Habitats with history: that’s what a walk down the Buncombe Hill Hiking Trail reveals. It starts with its trailhead at Indian Lake.
A kiosk at this recreation area in Tiger Bay State Forest explains its former use as the earliest known Boy Scout camp in the Central Florida Council.
Scouts and their leaders in uniform are shown in various camp activities, and buildings on the site are documented.
We confirmed this camp location and patches in the photos against artifacts displayed at the Boy Scout Historical Exhibit at The Casements in Ormond Beach.
But the camp didn’t last, and we don’t know why. A timber company next owned the land, working the pines for turpentine and felling the ancient cypress to cut at a sawmill at this spot.
Commercial forestry persisted until the state of Florida bought the land in 1994 and it became Tiger Bay State Forest.
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Location: Daytona Beach
Length: 2.1 mile loop
Trailhead: 29.1660, -81.1622
Fees: $2 per person day use fee
Restrooms: Portable toilet at trailhead
Land manager: Florida Forestry Service
Leashed dogs welcome. The trailhead has a covered picnic pavilion and a boardwalk / fishing pier out onto the lake.
Hunting is permitted in the Rima Ridge Tract. Check ahead regards scheduled hunt dates and wear bright orange if you plan to hike during those dates.
All artifacts along the trail are protected under state archaeological laws. Do not remove any plants or objects you encounter.
From Daytona Beach at Interstate 95, follow US 92 (International Speedway Blvd) west for 4.2 miles. Turn right at the traffic light for Indian Lake Rd. The drive along it to the trailhead is 2.4 miles. After passing county government buildings and a shooting range, the pavement ends and there is a sign-in kiosk for the forest. Sign in and continue north to the intersection with Rima Ridge Rd. Turn west and follow Indian Lake Rd to where it ends at the recreation area. The hiking trail kiosk is on the right as you enter.
Walk up to the kiosk and grab an interpretive brochure if there is one. Numbered posts along the loop correspond to it.
The trail is blazed with lime green blazes, which can be tricky to spot but the footpath is generally well worn and obvious.
The trail is on Rima Ridge, a north-south landform of high ground running through a vast swamp forest, dividing Bennett Swamp from Tiger Bay.
Rains that fall on these upland forests trickle into the swamps and recharge the waterways they feed, which include the Tomoka River.
Although you walk through a succession of scrub habitats along this loop, they’ve been altered by past forestry practices.
The trail starts out in a sand pine scrub that has replaced a sandhill habitat. Marker 2 calls your attention to the scrub.
Entering an oak hammock, keep left at a T intersection. Sand live oaks provide a canopy over the oak scrub, with dense saw palmetto beneath them.
By Marker 3, the habitat shifts to planted slash pines. Beyond them, a bayhead lines the shore of Indian Lake to the northwest.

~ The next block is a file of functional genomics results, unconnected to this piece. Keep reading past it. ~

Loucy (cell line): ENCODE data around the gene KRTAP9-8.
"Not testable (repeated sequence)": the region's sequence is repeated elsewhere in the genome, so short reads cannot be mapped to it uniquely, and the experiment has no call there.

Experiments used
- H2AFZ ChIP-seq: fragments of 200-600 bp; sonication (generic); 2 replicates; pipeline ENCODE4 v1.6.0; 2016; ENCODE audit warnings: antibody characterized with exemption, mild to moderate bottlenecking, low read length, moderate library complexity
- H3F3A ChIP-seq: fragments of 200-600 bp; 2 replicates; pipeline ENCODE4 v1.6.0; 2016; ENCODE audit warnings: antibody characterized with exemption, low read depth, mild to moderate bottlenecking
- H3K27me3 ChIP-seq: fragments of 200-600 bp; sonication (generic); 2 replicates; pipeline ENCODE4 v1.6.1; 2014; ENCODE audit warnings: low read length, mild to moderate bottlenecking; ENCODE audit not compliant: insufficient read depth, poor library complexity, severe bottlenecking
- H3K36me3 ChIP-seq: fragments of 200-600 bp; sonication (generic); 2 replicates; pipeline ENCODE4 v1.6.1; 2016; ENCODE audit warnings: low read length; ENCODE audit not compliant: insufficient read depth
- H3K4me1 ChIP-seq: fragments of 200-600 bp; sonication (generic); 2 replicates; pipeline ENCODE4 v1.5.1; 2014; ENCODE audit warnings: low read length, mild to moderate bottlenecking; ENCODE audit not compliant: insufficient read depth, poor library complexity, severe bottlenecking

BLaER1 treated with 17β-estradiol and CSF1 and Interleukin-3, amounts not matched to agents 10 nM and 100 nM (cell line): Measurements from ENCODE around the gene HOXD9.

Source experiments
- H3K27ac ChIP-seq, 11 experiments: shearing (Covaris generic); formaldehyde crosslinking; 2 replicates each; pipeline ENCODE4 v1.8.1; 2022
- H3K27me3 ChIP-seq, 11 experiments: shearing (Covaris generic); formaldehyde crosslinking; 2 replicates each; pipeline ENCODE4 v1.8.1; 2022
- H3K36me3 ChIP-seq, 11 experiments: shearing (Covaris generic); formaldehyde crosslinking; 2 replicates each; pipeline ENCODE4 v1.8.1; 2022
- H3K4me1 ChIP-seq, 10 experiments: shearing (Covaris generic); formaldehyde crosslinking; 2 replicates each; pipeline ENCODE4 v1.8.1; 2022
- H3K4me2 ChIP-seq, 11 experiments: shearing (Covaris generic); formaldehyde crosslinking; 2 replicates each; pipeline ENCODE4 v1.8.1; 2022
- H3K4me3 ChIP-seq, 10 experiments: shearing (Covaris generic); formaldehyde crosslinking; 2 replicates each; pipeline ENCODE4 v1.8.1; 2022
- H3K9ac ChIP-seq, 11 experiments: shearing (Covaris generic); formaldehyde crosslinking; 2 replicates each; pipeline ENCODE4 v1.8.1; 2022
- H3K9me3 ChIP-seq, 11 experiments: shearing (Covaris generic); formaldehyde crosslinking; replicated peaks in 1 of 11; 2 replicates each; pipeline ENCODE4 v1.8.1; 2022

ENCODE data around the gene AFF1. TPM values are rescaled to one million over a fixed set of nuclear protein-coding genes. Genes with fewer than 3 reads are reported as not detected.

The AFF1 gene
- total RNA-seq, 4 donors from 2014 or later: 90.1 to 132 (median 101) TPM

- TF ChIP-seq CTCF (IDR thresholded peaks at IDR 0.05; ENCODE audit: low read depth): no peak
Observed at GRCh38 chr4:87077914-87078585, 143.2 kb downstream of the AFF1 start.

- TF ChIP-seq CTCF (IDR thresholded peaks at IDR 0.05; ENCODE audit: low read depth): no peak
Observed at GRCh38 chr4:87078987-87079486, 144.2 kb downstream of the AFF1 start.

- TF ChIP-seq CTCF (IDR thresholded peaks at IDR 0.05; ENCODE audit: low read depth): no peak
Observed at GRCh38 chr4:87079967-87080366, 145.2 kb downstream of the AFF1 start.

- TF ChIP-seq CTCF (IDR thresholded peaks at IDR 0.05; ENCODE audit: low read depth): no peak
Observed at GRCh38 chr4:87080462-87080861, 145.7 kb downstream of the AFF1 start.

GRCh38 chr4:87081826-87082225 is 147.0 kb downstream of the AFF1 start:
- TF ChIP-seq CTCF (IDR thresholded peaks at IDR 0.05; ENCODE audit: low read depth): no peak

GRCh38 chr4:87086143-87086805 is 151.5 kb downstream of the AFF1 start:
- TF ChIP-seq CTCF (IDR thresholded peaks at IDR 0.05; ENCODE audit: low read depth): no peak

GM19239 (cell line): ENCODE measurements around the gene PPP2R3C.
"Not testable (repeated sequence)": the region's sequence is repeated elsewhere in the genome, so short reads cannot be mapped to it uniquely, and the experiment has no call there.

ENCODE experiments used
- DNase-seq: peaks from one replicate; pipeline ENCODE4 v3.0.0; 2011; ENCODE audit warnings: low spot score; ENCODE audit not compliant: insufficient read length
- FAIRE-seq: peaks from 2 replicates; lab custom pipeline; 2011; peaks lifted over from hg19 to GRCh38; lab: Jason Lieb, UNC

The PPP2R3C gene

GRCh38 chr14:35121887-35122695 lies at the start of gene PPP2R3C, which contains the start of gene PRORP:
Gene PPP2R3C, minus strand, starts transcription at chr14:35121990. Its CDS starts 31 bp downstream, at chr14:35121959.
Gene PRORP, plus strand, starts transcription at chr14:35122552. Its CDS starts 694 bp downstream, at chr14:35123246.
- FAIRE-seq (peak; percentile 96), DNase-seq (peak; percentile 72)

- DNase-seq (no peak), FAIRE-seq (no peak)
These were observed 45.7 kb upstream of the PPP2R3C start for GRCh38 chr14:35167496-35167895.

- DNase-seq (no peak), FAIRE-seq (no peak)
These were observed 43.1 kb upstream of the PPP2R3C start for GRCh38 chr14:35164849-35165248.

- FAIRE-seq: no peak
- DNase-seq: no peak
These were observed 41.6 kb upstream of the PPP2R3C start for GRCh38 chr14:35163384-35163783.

Passing through another pretty oak hammock, the trail leads from that into a sand pine scrub dense with rosemary as its understory.
This is a small but very immersive rosemary scrub, one of Florida’s rarer habitats, surrounding Marker 6. The sand of the footpath is bright white.
A half mile into the hike, pass Marker 7 at a yucca plant. Partly planted pines, partly sand pine scrub, the forest shifts from broad open spaces to dense ones near a bench.
The younger sand pines almost feel like bamboo as their slender trunks are crowded together.
Where the trail turns onto a forest road, you enter a clearing. This was once a work camp for turpentine workers tapping the longleaf pines that dominated the old forest.
There is nothing here but a clearing at Marker 10, but two decades ago, artifacts remained. Once the pines were no longer useful for turpentine, the timber company cut them down.
The trail goes through a gate before crossing Rima Ridge Road at 1 mile. This is the northern tip of the loop.
The footpath turns south and parallels the road through planted pines, dense with small blueberry bushes in the understory.
Crossing back over Rima Ridge Road, the trail continues through obvious rows of planted pines.
Once you pass Marker 8, natural habitats start seeping in and taking over. Skyblue lupine blooms in spring, and showy plumes of blazing star in the fall.
A bench near Marker 12 sits next to an old forest road and a patch of blueberries.
Heading south, the trail re-enters the sand pine scrub and pulls within sight of the power lines on Rima Ridge Rd.
Keep alert for a hiker symbol on a green marker at 1.5 miles, where the trail turns away from the road.
It follows the ecotone between oak scrub and mature pines, passing a turkey oak at Marker 14.
Gradually curving into the scrub forest after an intersection of firebreaks, the trail emerges onto the entrance road into Indian Lake Recreation Area.
Turn right and follow the blazes to the trailhead kiosk, then continue down to Indian Lake.
The best views you’ll get of this 66-acre lake are from the observation deck at the end of a long boardwalk over the lake.
Learn about other hikes and outdoor activities at Tiger Bay State Forest
See our video of the Buncombe Hill Hiking Trail
See our photos of Tiger Bay State Forest
More worth exploring while you’re in this area.
Stretching 5.2 miles through an primordial forest of sluggish, fern-lined waterways, ancient live oaks, magnolias, and cabbage palms, the Bulow Woods Loop is one of North Florida’s most scenic hikes
At De Leon Springs State Park, the Wild Persimmon Trail is a 4.4 mile wild walk along the edge of habitats in the floodplain forest created by the springs
Six miles of trails meander through wide open spaces preserved for wintering waterfowl at 21,500-acre Lake Woodruff NWR along the St. Johns River.